Paw-fact pals: How pets boost health and happiness. Adopting an animal into your family can bring endless joy and love to your life. They give you companionship, unconditional love, and much-needed motivation to get off the couch. It turns out that those who own pets are happier than those who don’t own a companion animal too! Consider the benefits or adopting a fur baby, feathered friend or scaly companion today.
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Pets may boost cardiovascular health
Even if you don’t believe in animals, they can still help your health.Several international studies have demonstrated lower blood pressure and cholesterol and even reduced rates of obesity from pet owners.RSPCA Australia senior scientific officer Dr Sarah Zito says pets keep us active.
“Dogs help make our lives more interesting, interesting and even more enjoyable,” Dr Zito says.Psychologist Melanie Jones says the boost to heart health is also down to hormones.“Even just looking at your pet produces the feel-good hormone oxytocin which lowers the stress hormone cortisol,” Melanie says.”
Pet ownership may help you live longer
When it comes to health and wellness, many people turn to pets. A 2006 study conducted in Australia and Germany found pet owners had 15 per cent fewer annual visits to the doctor than their non-pet-owning counterparts. And a meta-analysis of several studies found dog owners have a 24 per cent reduced rate of mortality and a 31 per cent lower risk of death by heart attack or stroke.
Life with pets can be happier
Owning a pet can do a lot for our mental health. They’re not just for people with four paws – whether it be Goldie the goldfish or Smokey the dog, watching them swim around their bowls can help lower stress levels and cause us to feel calmer. Studies also show that they offer comfort while grieving, distract us from anxiety, help us cope with insomnia and act as a normal social companion.
Having a pet on-hand can have a huge impact on your mental well-being. It’s not just for people with four-legged friends, it can have benefits for anybody who wants to feel calmer and less strained. Dr Zito says research shows that pets can even help cope with a variety of negative states, including grief, stress, and loss.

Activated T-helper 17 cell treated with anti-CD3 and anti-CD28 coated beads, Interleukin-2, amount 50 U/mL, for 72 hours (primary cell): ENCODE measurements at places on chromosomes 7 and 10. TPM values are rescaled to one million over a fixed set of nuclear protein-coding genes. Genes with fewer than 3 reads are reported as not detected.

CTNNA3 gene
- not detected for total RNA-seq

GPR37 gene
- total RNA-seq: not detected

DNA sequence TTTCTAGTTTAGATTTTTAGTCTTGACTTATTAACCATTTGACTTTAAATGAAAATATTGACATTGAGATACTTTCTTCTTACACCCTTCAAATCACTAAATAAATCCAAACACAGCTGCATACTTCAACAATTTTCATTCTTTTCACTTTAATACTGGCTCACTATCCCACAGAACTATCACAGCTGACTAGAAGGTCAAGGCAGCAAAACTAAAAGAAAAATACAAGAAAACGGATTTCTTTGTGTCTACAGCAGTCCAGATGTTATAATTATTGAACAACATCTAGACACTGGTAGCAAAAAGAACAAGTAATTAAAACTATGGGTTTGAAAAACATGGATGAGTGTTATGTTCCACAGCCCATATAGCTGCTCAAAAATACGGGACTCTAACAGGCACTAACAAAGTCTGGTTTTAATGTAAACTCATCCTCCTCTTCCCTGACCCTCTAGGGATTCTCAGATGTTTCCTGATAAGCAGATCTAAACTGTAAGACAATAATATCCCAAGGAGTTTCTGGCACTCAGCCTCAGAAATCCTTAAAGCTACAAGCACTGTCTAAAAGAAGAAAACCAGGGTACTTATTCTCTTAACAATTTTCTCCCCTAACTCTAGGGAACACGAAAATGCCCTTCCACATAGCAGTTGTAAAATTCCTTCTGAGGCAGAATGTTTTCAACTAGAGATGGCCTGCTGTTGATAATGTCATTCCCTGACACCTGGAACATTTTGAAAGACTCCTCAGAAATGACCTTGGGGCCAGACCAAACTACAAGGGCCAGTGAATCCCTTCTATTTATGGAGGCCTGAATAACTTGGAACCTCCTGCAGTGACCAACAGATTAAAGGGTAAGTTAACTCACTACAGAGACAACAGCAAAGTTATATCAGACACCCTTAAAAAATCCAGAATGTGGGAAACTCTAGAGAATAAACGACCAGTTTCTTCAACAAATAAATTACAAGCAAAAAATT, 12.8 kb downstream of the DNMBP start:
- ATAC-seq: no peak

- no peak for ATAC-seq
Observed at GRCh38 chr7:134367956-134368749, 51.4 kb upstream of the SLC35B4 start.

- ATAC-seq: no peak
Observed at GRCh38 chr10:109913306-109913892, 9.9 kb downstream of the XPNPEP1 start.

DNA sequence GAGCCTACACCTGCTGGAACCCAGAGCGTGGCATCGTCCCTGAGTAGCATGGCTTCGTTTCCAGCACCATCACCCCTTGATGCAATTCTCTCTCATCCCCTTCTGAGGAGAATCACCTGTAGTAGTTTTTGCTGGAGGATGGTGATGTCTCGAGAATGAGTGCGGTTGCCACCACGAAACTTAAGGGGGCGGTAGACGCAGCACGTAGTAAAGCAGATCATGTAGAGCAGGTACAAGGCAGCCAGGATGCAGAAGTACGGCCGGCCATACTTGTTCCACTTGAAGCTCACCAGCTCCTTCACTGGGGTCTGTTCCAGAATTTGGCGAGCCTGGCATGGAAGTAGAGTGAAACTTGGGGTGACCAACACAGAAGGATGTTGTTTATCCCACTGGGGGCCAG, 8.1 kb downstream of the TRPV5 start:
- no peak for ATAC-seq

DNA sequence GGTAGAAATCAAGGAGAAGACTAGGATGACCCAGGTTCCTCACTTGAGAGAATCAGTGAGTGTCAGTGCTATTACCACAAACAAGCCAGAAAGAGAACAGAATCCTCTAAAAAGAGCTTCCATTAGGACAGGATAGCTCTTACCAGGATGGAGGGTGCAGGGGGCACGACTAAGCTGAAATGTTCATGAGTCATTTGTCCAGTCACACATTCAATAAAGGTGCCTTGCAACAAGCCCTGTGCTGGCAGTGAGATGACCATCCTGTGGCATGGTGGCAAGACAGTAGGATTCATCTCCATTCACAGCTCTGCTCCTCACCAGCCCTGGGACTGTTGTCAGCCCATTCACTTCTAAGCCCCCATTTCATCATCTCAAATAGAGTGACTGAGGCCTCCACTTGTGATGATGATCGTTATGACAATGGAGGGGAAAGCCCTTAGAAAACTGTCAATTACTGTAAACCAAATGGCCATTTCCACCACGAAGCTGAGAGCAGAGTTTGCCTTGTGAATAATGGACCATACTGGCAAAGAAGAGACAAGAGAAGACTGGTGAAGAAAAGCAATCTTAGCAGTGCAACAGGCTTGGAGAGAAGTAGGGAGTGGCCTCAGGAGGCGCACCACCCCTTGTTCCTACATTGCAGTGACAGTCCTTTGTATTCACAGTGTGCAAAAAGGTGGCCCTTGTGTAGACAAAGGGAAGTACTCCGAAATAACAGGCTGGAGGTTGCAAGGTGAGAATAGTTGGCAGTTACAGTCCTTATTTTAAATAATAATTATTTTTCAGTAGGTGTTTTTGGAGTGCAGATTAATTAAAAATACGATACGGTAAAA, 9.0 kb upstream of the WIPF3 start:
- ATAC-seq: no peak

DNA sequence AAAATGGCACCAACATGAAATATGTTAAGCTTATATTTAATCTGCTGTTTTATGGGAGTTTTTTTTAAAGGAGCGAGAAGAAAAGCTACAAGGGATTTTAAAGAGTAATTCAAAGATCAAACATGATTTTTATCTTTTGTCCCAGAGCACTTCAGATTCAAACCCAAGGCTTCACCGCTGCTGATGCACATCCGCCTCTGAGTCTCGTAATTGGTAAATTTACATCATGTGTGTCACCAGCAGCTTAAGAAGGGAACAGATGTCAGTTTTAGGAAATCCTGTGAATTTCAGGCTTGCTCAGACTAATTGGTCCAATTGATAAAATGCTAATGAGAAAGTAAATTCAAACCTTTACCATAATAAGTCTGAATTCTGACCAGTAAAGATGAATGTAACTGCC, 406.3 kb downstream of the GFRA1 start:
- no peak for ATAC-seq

How pets can reduce risk of allergies
Did you know that having a pet may help reduce allergies in children? A US study found that growing up with a dog was associated with a 24% lower risk of developing allergies by the time they reached 5 years, and a 33% reduced risk by the time they reached 14.
Having a pet – including a dog – can help improve the health of children. US studies have shown that children who have lived with a dog since an early age often grow up to have stronger immune systems, which are better able to fight off allergens.
People like pet people
It’s well known that having a pet will make people more approachable and friendlier. “Pets enhance social connectedness and social skills”, Dr Ziti says, adding that walking your dog is also a great way to meet new people. Finally, it’s been well documented that walking leads to increased levels of oxytocin, which makes one feel more sociable and inclined to trust others. “That all works together to make you more likely to talk with people and connect with people if you are out walking a dog.”
Dogs are a great way to connect with other people, making you more charming and likable. “Pets enhance social connectedness and social skill, and are a great conversation starter,
” Dr. Ziti explains. People walking dogs are perceived as more trust-worthy and likeable and the act of walking produces oxytocin, which makes you feel sociable and inclined to trust others around you. “That all works together to mean you’re more likely to talk to people, and connect with them,” Melanie says, “if you are out walking your dog.”